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Montana politics, elections and legislative news

Second Democrat In The Running For Zinke's House Seat

Democratic House Minority Leader Casey Schreiner.
State Rep. Casey Schreiner

Great Falls state representative Casey Schreiner Monday announced his intent to seek the Democratic party’s nomination for Montana’s at-large Congressional seat. Schreiner wants to replace Republican U.S. Congressman Ryan Zinke, who’s been nominated to become President-elect Donald Trump’s Interior Secretary.

Schreiner is 34-years-old and heads the Montana State Workforce Innovation Board.
The husband and father of two says of all the candidates who want to replace Zinke, he’s best positioned to connect with Montana voters. 

 “Teresa and I make less than $100,000 a year between the two of us. We’ve got a mortgage and medical bills. We’re fighting to keep food on the table and pay the bills and save a little bit for retirement. That’s what everyday Montanans are going through and I feel like we’re missing that voice," Schreiner says.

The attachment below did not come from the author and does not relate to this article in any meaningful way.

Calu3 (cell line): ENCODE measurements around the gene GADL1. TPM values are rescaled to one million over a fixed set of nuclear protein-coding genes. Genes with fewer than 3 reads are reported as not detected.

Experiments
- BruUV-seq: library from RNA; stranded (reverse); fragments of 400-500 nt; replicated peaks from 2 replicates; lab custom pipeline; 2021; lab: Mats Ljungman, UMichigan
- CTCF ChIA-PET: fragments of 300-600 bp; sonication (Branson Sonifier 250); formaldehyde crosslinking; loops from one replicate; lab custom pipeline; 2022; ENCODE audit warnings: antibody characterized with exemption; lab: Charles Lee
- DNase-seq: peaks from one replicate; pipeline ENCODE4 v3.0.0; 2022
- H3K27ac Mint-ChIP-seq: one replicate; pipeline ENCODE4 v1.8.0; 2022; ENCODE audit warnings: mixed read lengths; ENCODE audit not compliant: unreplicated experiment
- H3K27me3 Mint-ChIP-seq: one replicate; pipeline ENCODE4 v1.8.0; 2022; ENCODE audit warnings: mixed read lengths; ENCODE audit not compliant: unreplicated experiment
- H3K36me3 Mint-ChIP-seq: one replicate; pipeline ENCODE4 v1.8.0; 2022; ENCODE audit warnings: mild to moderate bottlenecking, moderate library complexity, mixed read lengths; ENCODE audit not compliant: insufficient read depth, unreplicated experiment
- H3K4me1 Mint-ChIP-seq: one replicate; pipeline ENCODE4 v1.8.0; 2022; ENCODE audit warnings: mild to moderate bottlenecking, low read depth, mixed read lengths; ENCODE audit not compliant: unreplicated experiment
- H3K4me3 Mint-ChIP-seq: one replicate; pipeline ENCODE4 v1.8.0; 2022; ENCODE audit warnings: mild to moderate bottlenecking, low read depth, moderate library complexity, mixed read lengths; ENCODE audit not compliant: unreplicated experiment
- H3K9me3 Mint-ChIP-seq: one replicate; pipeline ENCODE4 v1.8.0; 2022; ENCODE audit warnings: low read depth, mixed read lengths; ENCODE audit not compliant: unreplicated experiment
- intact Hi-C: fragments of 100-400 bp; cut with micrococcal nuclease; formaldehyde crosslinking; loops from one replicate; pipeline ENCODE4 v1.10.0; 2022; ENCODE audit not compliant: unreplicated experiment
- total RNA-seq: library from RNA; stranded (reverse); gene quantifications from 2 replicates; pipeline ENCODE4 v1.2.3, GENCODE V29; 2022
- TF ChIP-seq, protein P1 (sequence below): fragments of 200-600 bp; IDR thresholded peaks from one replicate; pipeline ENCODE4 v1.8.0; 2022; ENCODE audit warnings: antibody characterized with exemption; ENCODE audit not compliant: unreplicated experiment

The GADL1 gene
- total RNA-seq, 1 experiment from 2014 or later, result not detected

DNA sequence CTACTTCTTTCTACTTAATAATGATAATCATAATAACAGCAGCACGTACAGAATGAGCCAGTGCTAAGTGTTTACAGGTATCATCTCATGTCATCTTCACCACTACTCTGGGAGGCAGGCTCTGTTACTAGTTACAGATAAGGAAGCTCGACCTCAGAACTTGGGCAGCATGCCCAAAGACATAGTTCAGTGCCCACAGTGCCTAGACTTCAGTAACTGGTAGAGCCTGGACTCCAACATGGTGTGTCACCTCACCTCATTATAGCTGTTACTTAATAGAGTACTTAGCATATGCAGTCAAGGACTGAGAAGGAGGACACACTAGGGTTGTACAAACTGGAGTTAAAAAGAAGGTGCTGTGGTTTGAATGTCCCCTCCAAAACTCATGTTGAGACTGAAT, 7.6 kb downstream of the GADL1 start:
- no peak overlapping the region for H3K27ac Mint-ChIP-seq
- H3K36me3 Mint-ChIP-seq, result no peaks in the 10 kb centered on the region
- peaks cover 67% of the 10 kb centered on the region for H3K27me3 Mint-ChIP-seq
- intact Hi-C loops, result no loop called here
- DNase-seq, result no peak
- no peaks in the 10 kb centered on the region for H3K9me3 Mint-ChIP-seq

Democratic State Representative Amanda Curtis of Butte says she may be interested in replacing Congressman Zinke. Curtis ran unsuccessfully against Senator Steve Daines for a U.S Senate seat back in 2014. Schreiner, the newly-elected state House Minority Whip, says he respects Curtis -

“But we’ve already had her run for statewide election and it didn’t pan out for a number of reasons. I think it’s time to have others step up."

At least half a dozen Republicans have also expressed interest in being the GOP’s nominee. They include state lawmakers Daniel Zolnikov of Billings, Scott Sales of Bozeman, Ed Buttrey of Great Falls,  and Corvallis resident Gary Carlson,  District Judge Russell Fagg of Billings as well as Bozeman businessman Eugene Graf IV. Montana’s special election date has not yet been set. State law says it’s up to the governor to do that, and the date must be between 85 and 100 days after Montana’s congressman officially resigns his seat.

Edward O’Brien first landed at Montana Public Radio three decades ago as a news intern while attending the UM School of Journalism. He covers a wide range of stories from around the state.  
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